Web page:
Beit Shemesh activist: Homes won’t balance local population

By
April 5, 2017 00:57

Over two-thirds of new construction earmarked for haredim.

2 minute read.



Beit Shemesh graffiti

Graffiti and signs in Beit Shemesh tell people to wear only modest clothing. (photo credit: SAM SOKOL)

Some 17,000 residential units were approved for the city of Beit Shemesh this week, although as usual, the construction plans are becoming a point of contention between the haredi (ultra-Orthodox) and non-haredi communities.

Two neighborhoods will be constructed under the plans, Beit Shemesh Dalet and Heh. Dalet has been designated as a haredi neighborhood and will include two thirds of the units, while Heh has been designated for the “general community.”

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But according to Miri Shalev, a social activist in the city, building contractors are already expressing skepticism about the business viability of building the neighborhood for the general community, out of a concern that the non-haredi public may already have been scared off by Beit Shemesh’s reputation for inter-communal strife.

If the plans for a non-haredi Beit Shemesh Heh cannot be realized then it is possible that it too could become an ultra-Orthodox neighborhood she says.

Mati Rosenzweig, a Beit Shemesh spokesman, said if non-haredim do not show interest in the neighborhood, “something different will have to be considered.”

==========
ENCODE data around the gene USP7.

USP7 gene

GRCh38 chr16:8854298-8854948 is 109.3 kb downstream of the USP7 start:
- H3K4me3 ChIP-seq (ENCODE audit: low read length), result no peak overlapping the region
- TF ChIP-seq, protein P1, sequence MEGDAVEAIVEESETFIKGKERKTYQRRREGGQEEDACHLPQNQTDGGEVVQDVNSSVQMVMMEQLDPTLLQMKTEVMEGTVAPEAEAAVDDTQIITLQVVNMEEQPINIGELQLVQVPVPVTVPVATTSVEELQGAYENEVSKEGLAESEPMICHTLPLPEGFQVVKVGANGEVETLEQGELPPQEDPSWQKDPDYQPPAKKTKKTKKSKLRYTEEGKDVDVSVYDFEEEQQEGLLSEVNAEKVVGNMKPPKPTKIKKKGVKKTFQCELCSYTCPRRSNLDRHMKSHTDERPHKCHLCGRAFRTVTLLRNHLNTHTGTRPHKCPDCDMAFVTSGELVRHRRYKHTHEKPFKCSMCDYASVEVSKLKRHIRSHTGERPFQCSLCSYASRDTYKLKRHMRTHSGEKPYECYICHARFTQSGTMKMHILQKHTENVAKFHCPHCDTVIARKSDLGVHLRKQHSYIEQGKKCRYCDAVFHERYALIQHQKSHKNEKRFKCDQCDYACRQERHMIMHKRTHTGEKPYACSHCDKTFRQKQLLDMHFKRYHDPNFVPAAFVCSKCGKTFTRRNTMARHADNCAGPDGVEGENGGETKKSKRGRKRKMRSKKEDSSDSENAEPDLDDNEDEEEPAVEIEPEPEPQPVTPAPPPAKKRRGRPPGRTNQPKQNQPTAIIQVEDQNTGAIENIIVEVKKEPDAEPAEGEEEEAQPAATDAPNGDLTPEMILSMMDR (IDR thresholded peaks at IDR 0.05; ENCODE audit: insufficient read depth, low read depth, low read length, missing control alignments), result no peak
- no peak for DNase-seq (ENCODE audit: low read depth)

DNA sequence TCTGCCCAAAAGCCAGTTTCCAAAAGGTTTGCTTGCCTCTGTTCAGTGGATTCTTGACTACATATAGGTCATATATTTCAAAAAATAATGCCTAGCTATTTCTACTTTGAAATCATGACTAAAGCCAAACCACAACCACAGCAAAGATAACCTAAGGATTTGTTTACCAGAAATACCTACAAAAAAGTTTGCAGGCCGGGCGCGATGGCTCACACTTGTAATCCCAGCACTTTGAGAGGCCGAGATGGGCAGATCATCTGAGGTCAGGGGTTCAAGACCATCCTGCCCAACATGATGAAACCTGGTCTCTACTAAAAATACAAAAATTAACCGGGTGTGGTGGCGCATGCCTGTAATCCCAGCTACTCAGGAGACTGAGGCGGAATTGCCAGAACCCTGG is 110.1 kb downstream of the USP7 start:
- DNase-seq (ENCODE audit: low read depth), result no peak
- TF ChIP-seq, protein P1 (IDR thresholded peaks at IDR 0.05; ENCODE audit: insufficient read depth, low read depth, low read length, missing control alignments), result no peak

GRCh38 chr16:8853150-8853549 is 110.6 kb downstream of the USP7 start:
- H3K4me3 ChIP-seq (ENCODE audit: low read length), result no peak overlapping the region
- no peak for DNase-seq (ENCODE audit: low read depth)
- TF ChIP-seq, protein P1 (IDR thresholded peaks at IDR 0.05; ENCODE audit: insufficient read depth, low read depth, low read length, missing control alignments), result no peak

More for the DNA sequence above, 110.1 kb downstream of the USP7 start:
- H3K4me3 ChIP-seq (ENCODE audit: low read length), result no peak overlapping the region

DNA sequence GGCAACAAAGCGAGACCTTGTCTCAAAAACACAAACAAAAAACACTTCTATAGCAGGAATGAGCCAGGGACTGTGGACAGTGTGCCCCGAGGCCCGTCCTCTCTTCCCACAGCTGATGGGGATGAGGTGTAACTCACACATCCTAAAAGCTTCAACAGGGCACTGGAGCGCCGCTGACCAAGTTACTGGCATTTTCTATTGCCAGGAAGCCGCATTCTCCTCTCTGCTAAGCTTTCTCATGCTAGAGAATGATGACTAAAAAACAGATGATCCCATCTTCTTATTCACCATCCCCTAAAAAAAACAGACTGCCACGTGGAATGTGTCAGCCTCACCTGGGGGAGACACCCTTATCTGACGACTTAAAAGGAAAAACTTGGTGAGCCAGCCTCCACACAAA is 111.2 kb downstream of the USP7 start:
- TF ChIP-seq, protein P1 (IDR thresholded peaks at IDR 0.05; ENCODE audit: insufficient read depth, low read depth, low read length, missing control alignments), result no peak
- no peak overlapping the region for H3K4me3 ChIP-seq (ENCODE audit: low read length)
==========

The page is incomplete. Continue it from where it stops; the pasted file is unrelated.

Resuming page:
He insisted however that the division of the units between Dalet and Heh was fair, and also noted that only 10,000 units of the 17,000 total are being marketed at the moment, while the rest will be marketed at a later date.

Rosenzweig also argued that many municipal mayors have been reluctant to designate construction for the haredi population, whereas haredi Beit Shemesh Mayor Moshe Abutbul was also building for the non-haredi sector.

Still, Shalem argues that due to the construction that has taken place in recent years in the new Beit Shemesh Gimmel neighborhood, any attempt to balance the population of the city would have required much more than 6,000 units for the general populace.

The effect, she said, would be that non-haredi residents “will continue to leave the city.”

In the meantime, Prime Minister Benjamin Netanyahu, Finance Minister Moshe Kahlon and Interior Minister Arye Deri lauded the proposals at a Monday ceremony.

Netanyahu welcomed what he described in Beit Shemesh as “brothers dwelling together,” mentioning the overall population.

“I am aware that there are problems, my ministerial colleagues are aware there are problems, but in joining hands we can solve them,” the prime minister said. “This land and this city belong to all of us and there is space for all of us.

We intend to create a wonderful future.”


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